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Man Does Not Live on Bread Alone—How I Survived Nazi Prison Camps

Man Does Not Live on Bread Alone—How I Survived Nazi Prison Camps

 Man Does Not Live on Bread Alone​—How I Survived Nazi Prison Camps

As told by Joseph Hisiger

“What are you reading?” I asked a fellow prisoner. “The Bible,” he said, adding, “I’ll swap it for your week’s ration of bread.”

I WAS born on March 1, 1914, in Moselle, then part of Germany. After World War I ended in 1918, Moselle was restored to France. In 1940, it was again annexed by Germany. Then, as World War II ended in 1945, it became part of France again. On each occasion, my nationality changed, so I learned to speak both French and German.

My parents were staunch Catholics. Every night before going to bed, our family knelt down to pray. On Sundays and on national holidays, we went to church. I took my religion seriously and belonged to a Catholic study group.

Becoming Engrossed in Our Work

In 1935 my parents were visited by two of Jehovah’s Witnesses. The discussion revolved around the involvement of religion in the first world war. After that, my interest in the Bible grew, and in 1936, I asked the priest if I could obtain one. He said I would have to study theology to understand it. This, however, only increased my hunger for a Bible and the desire to read it.

In January 1937 a work colleague, Albin Relewicz, who was a Witness, began talking to me about what the Bible teaches. “I suppose you have one?” I asked. He did, and soon thereafter, he showed me God’s name, Jehovah, in a copy of the German Elberfelder version, which he gave me. I became an avid reader of it and began attending meetings of the Witnesses in the nearby town of Thionville.

In August 1937, I accompanied Albin to an international assembly of the Witnesses in Paris. There I began preaching from door to door. Not long afterward, I was baptized, and early in 1939, I became a pioneer, a full-time Christian minister. I was assigned to the city of Metz. Then in July, I received an invitation to work at the branch office of Jehovah’s Witnesses in Paris.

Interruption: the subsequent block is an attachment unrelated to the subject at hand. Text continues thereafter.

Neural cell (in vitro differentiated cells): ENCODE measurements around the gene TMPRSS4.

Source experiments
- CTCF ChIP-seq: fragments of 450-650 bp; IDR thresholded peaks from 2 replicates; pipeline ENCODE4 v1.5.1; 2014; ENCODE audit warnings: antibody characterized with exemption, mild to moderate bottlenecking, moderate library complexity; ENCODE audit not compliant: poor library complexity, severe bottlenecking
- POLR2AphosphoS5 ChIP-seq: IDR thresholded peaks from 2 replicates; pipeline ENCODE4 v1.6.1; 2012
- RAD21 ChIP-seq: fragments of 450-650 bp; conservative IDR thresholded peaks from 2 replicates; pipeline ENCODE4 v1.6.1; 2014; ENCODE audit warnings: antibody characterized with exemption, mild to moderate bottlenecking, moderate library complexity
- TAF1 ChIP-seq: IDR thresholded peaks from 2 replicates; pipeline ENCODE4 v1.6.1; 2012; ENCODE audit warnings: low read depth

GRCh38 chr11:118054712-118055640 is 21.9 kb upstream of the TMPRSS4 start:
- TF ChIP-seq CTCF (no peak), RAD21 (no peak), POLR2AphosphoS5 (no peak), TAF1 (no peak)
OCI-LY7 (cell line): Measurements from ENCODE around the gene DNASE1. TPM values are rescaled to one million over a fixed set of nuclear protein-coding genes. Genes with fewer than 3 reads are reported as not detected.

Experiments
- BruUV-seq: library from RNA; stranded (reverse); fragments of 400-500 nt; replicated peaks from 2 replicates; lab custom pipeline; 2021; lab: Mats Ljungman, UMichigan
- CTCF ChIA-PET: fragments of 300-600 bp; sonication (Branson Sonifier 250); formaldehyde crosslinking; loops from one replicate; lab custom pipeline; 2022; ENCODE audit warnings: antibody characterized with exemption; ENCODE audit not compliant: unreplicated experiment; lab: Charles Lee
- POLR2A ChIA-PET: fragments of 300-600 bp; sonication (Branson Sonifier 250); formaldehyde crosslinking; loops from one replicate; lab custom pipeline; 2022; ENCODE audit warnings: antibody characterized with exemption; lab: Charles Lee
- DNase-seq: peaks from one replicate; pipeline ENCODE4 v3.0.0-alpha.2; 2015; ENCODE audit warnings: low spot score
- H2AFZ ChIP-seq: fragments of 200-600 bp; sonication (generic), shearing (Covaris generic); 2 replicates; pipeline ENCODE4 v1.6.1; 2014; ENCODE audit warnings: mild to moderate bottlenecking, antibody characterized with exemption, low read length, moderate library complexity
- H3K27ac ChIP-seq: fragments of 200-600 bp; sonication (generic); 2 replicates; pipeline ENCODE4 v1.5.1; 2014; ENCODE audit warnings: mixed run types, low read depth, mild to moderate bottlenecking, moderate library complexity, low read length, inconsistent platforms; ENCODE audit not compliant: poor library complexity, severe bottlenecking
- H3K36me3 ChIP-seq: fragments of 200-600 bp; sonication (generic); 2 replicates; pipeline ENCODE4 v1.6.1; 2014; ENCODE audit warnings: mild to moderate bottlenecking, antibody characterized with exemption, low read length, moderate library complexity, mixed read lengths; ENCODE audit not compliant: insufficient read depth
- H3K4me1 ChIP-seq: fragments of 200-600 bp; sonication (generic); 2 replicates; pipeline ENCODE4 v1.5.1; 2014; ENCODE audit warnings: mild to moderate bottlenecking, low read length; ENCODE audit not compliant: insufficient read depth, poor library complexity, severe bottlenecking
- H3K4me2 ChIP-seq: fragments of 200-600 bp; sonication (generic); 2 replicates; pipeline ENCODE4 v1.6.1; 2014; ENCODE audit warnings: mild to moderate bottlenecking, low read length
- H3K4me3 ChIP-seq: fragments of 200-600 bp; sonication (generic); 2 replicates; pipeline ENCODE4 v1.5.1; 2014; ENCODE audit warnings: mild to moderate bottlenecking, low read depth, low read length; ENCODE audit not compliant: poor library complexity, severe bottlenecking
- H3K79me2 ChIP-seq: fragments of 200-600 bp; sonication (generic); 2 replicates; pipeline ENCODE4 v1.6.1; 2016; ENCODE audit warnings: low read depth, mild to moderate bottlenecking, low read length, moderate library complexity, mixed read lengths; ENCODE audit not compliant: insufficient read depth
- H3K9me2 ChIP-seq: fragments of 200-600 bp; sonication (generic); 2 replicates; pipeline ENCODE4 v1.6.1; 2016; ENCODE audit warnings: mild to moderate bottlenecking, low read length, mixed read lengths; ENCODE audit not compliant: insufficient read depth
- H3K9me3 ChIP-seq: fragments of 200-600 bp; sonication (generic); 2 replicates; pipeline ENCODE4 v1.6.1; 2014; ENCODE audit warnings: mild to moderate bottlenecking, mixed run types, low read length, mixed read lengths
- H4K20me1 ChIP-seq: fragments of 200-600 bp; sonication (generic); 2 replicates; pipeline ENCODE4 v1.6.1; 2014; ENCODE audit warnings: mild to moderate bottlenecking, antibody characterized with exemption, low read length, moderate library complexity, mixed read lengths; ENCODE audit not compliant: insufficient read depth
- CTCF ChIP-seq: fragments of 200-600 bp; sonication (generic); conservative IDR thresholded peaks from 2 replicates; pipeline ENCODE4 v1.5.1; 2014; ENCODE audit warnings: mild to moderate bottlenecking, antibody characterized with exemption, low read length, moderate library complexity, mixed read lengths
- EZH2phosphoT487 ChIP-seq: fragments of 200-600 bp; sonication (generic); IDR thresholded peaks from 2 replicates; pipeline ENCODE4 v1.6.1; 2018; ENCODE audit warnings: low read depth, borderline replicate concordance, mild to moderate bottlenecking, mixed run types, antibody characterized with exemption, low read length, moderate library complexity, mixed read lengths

Wartime Tribulations

My service at the branch was short-lived, for in August 1939, I was called up for service in the French army. I could not conscientiously take part in the war, so I was sentenced to prison. The following May while I  was in prison, Germany launched a lightning attack on France. By June, France was conquered, and once again I was a German. So in July 1940 when I was released from prison, I returned to live with my parents.

Living as we were under the Nazi regime, we met for Bible study in secret. We received The Watchtower through Maryse Anasiak, a courageous Christian woman whom I used to meet in a baker’s shop owned by a Witness. Up to 1941, I was able to avoid the difficulties encountered by the Witnesses in Germany.

Then one day the Gestapo paid me a visit. After the officer made it clear that the Witnesses had been banned, he asked me if I intended to remain one. When I replied, “Yes,” he told me to follow him. Overcome with emotion, my mother fainted. On seeing this, the Gestapo officer told me to stay and take care of her.

At the factory where I worked, I did not greet the manager with a “Heil Hitler!” I also refused to become a member of the Nazi party. So the following day, I was arrested by the Gestapo. During the interrogations, I refused to reveal the names of fellow Witnesses. My interrogator struck me violently on the head with the butt of a revolver, and I lost consciousness. On September 11, 1942, the Sondergericht (Special Court) at Metz sentenced me to three years in prison “for carrying out propaganda on behalf of the Association of Jehovah’s Witnesses and the Bible Students.”

Two weeks later, I left the Metz prison on a journey that in stages took me to a forced-labor camp at Zweibrücken. There I worked on a railway maintenance crew. We changed heavy rails, bolting them down, and respread stones on the railway track. All we received for nourishment was a mug of coffee and about two ounces [75 g] of bread in the morning and a bowl of soup at midday and in the evening. Then I was transferred to a prison in a nearby town, where I worked in a cobbler’s shop. After several months, I was sent back to Zweibrücken, this time to work in the fields.

 Living but Not on Bread Alone